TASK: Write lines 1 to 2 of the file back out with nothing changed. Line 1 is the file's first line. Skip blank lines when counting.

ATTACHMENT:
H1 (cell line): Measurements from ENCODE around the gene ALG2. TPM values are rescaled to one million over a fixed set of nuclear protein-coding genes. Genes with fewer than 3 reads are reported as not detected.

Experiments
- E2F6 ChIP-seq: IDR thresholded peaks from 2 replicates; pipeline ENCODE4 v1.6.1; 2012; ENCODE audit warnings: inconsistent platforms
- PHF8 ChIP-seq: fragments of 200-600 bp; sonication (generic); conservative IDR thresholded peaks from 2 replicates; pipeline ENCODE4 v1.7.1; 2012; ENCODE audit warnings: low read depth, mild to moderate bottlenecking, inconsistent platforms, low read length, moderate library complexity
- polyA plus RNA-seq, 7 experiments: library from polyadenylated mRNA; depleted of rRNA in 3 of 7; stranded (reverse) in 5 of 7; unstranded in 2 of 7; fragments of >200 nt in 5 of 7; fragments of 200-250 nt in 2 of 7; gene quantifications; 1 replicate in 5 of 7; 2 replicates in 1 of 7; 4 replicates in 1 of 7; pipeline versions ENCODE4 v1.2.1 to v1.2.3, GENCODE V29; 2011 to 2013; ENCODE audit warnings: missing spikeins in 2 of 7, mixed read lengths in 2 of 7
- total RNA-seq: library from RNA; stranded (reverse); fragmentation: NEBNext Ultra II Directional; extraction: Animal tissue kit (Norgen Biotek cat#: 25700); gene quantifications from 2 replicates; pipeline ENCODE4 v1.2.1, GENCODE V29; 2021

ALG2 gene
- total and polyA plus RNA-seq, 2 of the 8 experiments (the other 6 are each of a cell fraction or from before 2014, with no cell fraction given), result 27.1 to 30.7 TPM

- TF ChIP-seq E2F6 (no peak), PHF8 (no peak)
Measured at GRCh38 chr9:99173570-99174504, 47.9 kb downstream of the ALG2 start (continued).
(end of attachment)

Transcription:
H1 (cell line): Measurements from ENCODE around the gene ALG2. TPM values are rescaled to one million over a fixed set of nuclear protein-coding genes. Genes with fewer than 3 reads are reported as not detected.

Experiments